Rutland Water: Great British Breaks

Rutland Water: Great British Breaks

One of our guests kindly left some articles from the Sunday Times for future guests to use to help make the most of their visit to the area. Here is the first article, from the Sunday Times on 29 July 2018:

Who says man-made can’t be beautiful? Dive into Britain’s biggest reservoir

Why? In England’s smallest county, you’ll find Britain’s biggest reservoir. And Rutland Water isn’t just for looking at, though it’s certainly easy on the eye. In summer, it comes into its own — so jump in.

What you do:

The reservoir is encircled by a well-kept 17-mile trail. Tackle it on foot or by bike (two-hour bike rentals from £15; Along the way, stop at the partially submerged Normanton Church. When the area was flooded in 1970 to create the reservoir, a new floor was put in above the waterline so the upper level could still be used. It’s now deconsecrated.

On the western shore, you can spy ospreys, kingfishers and sand martins at Rutland Water Nature Reserve. The best spot on a sunny day, though, is Rutland Water Beach – the only area where swimming is allowed. Arrive early to grab a spot on the imported sand.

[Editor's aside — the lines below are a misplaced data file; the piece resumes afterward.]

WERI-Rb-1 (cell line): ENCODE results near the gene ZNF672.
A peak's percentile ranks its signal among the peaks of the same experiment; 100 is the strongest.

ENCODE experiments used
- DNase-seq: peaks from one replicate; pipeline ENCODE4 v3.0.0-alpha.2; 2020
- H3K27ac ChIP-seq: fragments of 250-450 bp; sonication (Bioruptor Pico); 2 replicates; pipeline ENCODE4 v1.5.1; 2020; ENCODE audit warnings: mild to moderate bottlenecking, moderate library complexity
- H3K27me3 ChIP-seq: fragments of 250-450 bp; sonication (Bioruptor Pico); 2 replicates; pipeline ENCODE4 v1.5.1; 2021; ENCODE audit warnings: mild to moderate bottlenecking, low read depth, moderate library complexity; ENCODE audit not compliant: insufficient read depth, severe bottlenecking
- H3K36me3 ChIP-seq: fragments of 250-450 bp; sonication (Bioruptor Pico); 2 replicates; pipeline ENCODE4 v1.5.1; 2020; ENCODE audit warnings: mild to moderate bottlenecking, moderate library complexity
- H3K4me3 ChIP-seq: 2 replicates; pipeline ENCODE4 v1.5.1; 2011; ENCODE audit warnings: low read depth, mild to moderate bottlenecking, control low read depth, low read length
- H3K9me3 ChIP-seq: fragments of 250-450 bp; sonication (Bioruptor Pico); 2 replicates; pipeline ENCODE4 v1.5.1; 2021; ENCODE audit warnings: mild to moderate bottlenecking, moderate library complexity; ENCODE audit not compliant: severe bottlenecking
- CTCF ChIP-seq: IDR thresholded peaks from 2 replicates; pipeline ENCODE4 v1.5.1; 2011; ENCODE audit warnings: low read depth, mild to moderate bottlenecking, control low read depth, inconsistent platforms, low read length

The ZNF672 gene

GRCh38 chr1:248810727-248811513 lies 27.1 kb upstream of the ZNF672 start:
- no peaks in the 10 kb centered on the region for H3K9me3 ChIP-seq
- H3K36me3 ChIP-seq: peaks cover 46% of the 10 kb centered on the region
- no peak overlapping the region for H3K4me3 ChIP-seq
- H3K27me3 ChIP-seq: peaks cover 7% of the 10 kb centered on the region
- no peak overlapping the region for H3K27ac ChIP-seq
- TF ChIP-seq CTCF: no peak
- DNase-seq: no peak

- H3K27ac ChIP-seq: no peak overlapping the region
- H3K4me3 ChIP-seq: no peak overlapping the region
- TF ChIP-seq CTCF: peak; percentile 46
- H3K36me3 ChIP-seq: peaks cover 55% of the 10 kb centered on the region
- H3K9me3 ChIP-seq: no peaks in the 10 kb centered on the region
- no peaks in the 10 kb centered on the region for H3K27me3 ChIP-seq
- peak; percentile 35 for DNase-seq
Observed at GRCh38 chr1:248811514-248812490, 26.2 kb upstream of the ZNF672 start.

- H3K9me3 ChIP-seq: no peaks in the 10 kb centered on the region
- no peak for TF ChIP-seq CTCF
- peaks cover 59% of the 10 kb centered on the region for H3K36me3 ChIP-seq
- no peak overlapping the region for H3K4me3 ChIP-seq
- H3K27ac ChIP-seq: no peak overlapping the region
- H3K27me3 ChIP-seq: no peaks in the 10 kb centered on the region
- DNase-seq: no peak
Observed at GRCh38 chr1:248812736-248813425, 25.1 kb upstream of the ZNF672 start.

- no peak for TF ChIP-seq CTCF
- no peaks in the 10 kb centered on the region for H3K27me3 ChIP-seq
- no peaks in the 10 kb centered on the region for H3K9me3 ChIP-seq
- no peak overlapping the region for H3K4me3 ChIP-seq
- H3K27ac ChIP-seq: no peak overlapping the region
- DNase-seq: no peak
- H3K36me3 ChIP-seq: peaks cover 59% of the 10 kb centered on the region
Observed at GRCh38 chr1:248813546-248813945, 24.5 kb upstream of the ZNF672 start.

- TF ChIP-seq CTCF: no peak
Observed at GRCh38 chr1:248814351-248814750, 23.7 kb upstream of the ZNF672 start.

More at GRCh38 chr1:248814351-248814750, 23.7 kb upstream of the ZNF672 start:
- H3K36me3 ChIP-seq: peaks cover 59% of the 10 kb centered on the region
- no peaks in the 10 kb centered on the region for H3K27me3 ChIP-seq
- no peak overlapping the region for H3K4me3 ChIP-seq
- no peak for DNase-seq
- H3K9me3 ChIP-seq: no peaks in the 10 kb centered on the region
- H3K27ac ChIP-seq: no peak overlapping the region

There’s sailing and watersports on the reservoir, but a quieter option is the River Nene, 14 miles southeast. Kayak or paddleboard down a pretty stretch in Yarwell Mill Country Park, stopping for a riverside beer halfway through (guided kayaking £72 for 90 minutes, in groups or up to six;

Halfway between Yarwell Mill and Rutland Water is the Lincolnshire town of Stamford, which has limestone buildings, medieval churches and a riverside meadow. Wander through the cobbled streets, setting aside plenty of time to dig around in the cavernous – and surprisingly cheap  – St Martin’s Antiques Centre (, before popping into St Mary’s Antiquarian Books (, which, besides the obvious, stocks maps and a few stuffed animals for good measure. Fancy a pint? The hip Paten &Co has a constantly changing craft selection (from £4.60;

Sunday Times, 29 July 2018